The name of the “clip set” the value clip belongs to (multiple “clip sets” can exist on a single prim).
Clip Primitive Path
The path of a prim within the value clip file that should be mapped onto Primitive path when accessing values.
The file path to an optional manifest file that specifies exactly which primitives and values should be brought in from the value clip files. Providing this file helps the USD framework optimize value clip resolution. See the USD documentation for more information about the manifest file.
The frame on the current stage at which the value clip resolution should start.
First Clip Start Frame
When this is turned on, it sets a different start time within the value
clip files. When this is turned off, the nodes uses the Start frame parameter as the clip start time.
Clip Time Scale
A scale factor applied to the time samples read in from the clip files.
Loop Until Frame
To create a repeating loop of the specified clip files, turn on this parameter and set it to the end frame of the loop. (USD does not natively support looping of animation or value clips, so this node explicitly authors all provided clips repeatedly until the requested loop end time is reached.)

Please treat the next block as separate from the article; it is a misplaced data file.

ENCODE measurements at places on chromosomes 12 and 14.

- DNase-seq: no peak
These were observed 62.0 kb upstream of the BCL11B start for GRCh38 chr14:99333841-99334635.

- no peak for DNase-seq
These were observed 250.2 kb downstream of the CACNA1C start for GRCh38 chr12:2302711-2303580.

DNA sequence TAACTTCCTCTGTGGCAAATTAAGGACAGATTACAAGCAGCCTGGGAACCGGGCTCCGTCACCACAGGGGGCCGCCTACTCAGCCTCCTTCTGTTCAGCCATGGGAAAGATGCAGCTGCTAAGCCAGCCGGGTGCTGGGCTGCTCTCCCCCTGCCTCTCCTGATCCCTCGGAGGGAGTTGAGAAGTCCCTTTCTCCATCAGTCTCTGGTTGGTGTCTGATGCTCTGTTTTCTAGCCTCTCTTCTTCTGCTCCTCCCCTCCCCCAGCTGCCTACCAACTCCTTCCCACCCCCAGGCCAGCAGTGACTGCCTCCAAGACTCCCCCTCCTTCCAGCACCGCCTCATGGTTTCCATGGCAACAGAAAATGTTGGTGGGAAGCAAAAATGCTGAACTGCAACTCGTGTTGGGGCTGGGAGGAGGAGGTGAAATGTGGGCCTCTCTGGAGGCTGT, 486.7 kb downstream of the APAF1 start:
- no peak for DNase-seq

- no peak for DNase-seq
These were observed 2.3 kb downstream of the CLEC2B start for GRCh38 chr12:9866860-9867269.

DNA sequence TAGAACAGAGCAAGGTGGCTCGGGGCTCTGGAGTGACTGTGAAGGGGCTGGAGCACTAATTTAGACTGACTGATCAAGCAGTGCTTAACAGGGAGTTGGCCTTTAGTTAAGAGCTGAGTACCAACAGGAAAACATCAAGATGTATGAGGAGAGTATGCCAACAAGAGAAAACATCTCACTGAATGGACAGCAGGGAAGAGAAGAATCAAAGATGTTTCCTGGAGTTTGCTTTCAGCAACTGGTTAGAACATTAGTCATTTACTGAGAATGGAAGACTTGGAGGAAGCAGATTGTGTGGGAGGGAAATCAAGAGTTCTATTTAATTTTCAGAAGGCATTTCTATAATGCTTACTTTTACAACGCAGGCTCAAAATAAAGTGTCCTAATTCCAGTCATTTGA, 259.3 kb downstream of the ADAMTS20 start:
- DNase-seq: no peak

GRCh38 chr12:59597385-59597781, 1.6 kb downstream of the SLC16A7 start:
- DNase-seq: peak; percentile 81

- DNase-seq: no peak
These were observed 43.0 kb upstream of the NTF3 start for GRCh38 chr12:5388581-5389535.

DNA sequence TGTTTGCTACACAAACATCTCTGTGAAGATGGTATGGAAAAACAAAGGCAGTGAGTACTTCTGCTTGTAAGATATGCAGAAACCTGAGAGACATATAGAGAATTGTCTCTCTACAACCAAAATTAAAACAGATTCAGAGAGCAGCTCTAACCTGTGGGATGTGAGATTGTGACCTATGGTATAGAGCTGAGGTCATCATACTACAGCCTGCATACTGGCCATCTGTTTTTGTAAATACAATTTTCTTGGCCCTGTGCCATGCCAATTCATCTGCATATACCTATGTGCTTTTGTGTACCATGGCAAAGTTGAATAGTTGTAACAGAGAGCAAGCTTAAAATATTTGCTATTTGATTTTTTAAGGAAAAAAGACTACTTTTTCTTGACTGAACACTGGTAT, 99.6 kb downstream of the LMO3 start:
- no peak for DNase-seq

Loop First and Last Frames Match
When looping an animation and using deformation or transform motion blur, it is important that the first and last frames of the looping animation are identical. In this case, enable this parameter so that the Value Clip LOP will author a “discontinuity” in the clip frames when looping from the end of the animation back to the start. This discontinuity prevents doubling up the display of the shared first and last frame, while also avoiding unexpected motion blur effects.
With this option turned off, the “clip times” metadata for a looping 100 frame clip would be
(1, 1), (100, 100), (101, 1), (200, 100). In this data, the first number in each pair is the global stage frame number, and the second number is the frame within the clip that should be displayed for that global frame. So stage frame 1 is clip frame 1. Stage frame 100 is clip frame 100. Then stage frame 101 is back to clip frame 1. There are two problems here. First, if the clip’s first and last frames are equal, frame 100 and frame 101 will be identical. But even worse, when rendering with motion blur (using a shutter open/close of +/- 0.5), rendering frame 101 will show data interpolated at frames 100.5 and 101.5. But USD does this by interpolating the clip metadata, not the data stored within the clips. So the frame 101.5 data will be as expected (showing data from clip frame 1.5). But the frame 100.5 data will be generated by grabbing the clip data at a frame half way between 100 and 1, which is frame 50.5. This is obviously very unexpected.